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Epidemiology of unplanned intensive care admissions through inhospital referrals at a tertiary referral centre university hospital


The provision of intensive care has lagged behind demand [1]. Intensive care services in the UK have significant resource restriction. Although rationing of beds has been a priority, equally important is to establish patient safety and also identify strategies to prevent admissions [2], which echoes the importance of early recognition of deteriorating patients and prompt intervention. This study evaluates the epidemiology of unplanned admissions to the ICU in order to identify the associative trends that led to the admission and hence to mitigate the processes of interventional strategies.


A prospective observational evaluation of ICU unplanned admission through in-hospital ward referral over a 3-month duration. Anonymised data collection included baseline demographics, timing and grade of referral, Modified Early Warning Score (MEWS) at time of referral, clinical reason for referral, senior review prior to referral, MEWS trend 24 hours prior to referral, if appropriate basic intervention commenced, time delay between referral and assessment by the ICU team, organ failure score, length of stay (LOS) and survival status.


So far 22 patients have been enrolled, of which 60% of the unplanned admissions were 'out of hours', 60% of admissions were from medical wards and 33% from surgical wards. Pneumonia was the main reason for referral and admissions were due to respiratory failure requiring advanced ventilator care. Twenty per cent of the patients did not have senior medical review for at least 4 hours prior to the ICU referral. Basic interventions such as antibiotics and intravenous fluids were not started in a few patients (13%) prior to admission. The mean ICU review time from referral was 70 minutes and the mean MEWS at the time of referral was 8.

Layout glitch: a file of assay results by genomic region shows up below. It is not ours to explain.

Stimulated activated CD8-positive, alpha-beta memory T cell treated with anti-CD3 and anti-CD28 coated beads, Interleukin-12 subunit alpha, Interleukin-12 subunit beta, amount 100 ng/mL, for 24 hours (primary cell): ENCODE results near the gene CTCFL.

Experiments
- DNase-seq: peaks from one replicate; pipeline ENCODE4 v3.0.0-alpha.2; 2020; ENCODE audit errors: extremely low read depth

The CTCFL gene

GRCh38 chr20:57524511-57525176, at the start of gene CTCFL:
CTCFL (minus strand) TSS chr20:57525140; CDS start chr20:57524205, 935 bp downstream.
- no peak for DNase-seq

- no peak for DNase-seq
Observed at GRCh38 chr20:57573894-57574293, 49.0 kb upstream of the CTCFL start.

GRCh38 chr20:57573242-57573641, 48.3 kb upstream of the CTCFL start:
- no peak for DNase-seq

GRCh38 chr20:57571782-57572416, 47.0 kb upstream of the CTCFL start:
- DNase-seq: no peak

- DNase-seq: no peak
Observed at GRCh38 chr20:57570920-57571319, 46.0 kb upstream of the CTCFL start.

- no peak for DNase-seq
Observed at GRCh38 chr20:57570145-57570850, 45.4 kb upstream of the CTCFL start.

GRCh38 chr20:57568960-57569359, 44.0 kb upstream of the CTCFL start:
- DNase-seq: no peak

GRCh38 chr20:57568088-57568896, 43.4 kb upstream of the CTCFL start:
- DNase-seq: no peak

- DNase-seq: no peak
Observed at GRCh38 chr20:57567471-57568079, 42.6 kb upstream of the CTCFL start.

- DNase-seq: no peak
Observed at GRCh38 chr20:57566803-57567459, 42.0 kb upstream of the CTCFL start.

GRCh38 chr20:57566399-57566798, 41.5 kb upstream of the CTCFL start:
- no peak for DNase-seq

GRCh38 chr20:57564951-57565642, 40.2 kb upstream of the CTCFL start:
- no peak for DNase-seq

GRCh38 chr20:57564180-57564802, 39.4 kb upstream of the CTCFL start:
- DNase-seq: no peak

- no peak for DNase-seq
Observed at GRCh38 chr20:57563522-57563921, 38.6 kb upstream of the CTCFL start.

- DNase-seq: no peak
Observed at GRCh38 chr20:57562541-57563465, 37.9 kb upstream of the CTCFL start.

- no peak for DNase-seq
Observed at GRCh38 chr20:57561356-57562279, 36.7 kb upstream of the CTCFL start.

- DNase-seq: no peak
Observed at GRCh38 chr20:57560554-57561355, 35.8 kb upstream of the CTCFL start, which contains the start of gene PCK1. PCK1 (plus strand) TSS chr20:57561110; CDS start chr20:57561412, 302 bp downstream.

The study is due to be completed by mid-January 2014. With the limitation of incompleteness, the findings so far have alluded that there is a necessitation for change and education for early identification and intervention in deteriorating patients. The completed study with outcomes (that is, survival rates and ICU LOS) will help us identify whether delay or deficiency in the early management had a causal relationship.


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  2. McQuillan P: Confidential inquiry into quality of care before admission to intensive care. Br Med J 1998, 316: 1853-1858. 10.1136/bmj.316.7148.1853

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Rigby, J., Bradshaw, N., Carr, B. et al. Epidemiology of unplanned intensive care admissions through inhospital referrals at a tertiary referral centre university hospital. Crit Care 18 (Suppl 1), P84 (2014).

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